Gay Teens More Likely To Be Homeless

August 1st, 2011

Santa arrives with a bag. "Here's the loving, supportive parents you wanted."

One in four GLBT high school students in Massachusetts are classified as homeless, according to a new study from the Children’s Hospital Boston, published in the American Journal of Public Health last week.

Students who identified as GLBT accounted for only five percent of all respondents, but nineteen percent of homelessness. That’s a full 25% of the GLBT-identified sample, and a hugely disproportionate number compared to straight teens. Heartbreakingly, these teens are either found on the streets, or switching between friends’ houses—without any regular place to sleep and call home.

This isn’t an outlier study, either. The results closely match those conducted elsewhere, repeatedly showing a higher incidence of youth who are kicked out of their homes—or who run away from home—in the GLBT community than other groups.

This is really sad, but not very difficult to explain.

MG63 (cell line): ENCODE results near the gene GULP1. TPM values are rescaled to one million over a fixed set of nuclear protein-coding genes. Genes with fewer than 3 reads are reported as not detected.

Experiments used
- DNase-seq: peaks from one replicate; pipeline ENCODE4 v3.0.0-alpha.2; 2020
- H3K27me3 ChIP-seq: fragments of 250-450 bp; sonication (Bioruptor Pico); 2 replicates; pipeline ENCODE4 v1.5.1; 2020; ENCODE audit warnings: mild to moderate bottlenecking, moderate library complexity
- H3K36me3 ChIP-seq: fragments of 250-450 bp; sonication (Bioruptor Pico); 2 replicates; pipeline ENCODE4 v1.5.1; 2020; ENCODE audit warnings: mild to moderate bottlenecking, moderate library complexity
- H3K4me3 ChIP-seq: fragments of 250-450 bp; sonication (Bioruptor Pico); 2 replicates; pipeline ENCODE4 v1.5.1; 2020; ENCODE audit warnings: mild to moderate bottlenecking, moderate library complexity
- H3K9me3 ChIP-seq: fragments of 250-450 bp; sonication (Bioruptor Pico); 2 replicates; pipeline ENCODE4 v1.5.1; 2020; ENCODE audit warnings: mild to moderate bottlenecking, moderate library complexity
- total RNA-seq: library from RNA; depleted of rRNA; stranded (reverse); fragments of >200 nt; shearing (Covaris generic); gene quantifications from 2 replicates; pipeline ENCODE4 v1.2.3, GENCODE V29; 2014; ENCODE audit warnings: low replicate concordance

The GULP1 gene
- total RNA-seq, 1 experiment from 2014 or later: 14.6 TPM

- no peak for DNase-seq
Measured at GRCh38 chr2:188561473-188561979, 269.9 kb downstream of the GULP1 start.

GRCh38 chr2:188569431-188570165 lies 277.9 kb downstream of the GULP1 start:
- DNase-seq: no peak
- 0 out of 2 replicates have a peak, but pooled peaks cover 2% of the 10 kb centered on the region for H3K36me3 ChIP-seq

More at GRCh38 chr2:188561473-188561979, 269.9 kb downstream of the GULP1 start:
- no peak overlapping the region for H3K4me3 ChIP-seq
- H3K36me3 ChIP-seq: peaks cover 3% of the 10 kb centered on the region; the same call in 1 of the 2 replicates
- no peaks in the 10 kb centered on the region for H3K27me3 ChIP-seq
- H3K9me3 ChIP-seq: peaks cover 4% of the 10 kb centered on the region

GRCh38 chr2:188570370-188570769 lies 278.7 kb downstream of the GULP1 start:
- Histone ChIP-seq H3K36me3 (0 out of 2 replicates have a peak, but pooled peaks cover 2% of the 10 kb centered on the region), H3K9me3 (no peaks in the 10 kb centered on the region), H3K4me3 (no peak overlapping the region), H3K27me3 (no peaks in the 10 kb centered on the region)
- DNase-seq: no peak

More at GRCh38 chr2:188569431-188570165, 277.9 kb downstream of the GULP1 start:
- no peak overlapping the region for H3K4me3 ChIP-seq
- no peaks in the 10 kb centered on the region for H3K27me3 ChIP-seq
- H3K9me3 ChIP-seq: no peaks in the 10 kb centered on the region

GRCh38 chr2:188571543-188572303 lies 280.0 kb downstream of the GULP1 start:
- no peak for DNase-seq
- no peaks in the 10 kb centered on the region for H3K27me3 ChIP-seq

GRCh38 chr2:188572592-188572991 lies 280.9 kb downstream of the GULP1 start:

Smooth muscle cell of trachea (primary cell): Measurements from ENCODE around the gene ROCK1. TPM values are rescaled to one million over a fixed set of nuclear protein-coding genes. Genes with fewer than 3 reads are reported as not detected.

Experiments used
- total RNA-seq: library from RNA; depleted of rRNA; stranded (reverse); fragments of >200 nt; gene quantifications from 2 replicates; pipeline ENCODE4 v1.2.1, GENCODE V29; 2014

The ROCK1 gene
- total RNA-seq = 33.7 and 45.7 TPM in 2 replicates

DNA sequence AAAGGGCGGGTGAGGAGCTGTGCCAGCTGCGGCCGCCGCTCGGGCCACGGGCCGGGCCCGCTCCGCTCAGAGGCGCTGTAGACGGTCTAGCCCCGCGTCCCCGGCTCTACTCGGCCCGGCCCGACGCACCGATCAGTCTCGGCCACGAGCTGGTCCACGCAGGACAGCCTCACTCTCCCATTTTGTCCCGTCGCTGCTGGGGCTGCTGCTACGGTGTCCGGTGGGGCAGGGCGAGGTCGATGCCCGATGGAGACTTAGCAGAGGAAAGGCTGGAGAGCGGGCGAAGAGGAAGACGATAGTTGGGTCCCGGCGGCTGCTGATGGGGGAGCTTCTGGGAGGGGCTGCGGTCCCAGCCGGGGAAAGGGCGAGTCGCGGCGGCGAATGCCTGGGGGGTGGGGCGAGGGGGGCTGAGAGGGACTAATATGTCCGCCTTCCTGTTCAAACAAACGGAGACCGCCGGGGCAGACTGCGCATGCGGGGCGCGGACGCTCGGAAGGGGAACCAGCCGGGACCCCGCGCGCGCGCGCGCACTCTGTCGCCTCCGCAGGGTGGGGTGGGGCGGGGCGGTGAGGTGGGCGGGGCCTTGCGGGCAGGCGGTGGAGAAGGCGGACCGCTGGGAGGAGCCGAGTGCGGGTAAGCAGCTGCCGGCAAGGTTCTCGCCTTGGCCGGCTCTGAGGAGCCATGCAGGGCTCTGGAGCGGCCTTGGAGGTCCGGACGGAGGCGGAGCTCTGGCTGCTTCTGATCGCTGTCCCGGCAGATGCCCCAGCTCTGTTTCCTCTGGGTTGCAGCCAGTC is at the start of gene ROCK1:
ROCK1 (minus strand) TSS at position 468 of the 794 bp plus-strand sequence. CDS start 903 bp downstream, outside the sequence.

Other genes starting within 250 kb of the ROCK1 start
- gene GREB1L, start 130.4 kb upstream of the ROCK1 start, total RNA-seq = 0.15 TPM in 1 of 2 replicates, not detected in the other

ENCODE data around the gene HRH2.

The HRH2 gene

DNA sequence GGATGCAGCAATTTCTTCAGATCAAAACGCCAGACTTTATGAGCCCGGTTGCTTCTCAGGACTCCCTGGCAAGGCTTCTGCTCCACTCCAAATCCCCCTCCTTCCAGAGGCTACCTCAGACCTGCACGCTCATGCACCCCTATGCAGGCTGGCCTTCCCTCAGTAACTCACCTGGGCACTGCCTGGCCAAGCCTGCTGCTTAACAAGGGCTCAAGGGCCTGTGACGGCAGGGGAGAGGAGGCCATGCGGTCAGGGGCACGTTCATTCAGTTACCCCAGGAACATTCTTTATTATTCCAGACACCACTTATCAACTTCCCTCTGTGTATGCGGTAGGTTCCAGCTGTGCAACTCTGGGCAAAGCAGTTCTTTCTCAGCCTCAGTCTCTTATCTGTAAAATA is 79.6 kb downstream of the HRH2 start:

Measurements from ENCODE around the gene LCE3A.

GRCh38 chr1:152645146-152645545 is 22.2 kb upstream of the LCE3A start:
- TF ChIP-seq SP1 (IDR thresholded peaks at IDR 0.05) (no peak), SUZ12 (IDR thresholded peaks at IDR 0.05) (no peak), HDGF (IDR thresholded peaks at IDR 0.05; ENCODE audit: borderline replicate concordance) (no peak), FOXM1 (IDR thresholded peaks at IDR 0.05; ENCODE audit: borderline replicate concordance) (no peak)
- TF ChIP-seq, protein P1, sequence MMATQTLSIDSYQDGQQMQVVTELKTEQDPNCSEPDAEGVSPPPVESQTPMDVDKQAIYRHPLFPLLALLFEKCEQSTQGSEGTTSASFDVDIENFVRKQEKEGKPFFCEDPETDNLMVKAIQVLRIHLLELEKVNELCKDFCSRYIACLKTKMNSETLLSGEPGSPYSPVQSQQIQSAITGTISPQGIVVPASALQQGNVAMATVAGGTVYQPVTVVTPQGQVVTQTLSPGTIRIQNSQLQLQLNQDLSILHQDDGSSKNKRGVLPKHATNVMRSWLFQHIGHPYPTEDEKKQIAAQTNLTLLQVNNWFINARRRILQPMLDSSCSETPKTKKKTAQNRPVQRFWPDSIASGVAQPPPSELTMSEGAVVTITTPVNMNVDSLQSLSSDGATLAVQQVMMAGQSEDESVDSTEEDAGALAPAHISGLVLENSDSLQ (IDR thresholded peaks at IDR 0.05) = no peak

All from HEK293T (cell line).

When parents discover that their child is gay, some react with extreme negativity in hopes that expressing a zero-tolerance reaction will convince the child to change their sexual orientation. Sexual orientation, however, is innate and unchangeable—a fact accepted by all recognized medical and psychological associations. This means that such youth will either have to endure immense hardships (such as being kicked out of their home, ostracized, or being forced into quack therapy) or run away on their own. It’s a little like demanding that a fourteen year old girl either grow a beard overnight, or face hourly showers of turpentine until she smartens up and pushes some curly bristles worthy of ZZ-Top. The demand is outrageous, and can’t be met.

The solution, of course, is common sense: Ensure that all gay youth have a loving environment where they can feel accepted for who they are and thrive. Ideally this will be their own childhood home with loving parents. If parents decide to withhold such necessities, however, then the only other options are supportive friends/family or a safe shelter, such as those created by the True Colors fund.

It’s about time to end the discriminatory nonsense that is driving GLBT youth to homelessness and suicide, so I have a task for you. The next time you hear or read some homophobic nonsense, challenge it. Call it out. Don’t let homophobia be the dominant message for struggling gay youth. Perhaps someone that overhears your support will really need it.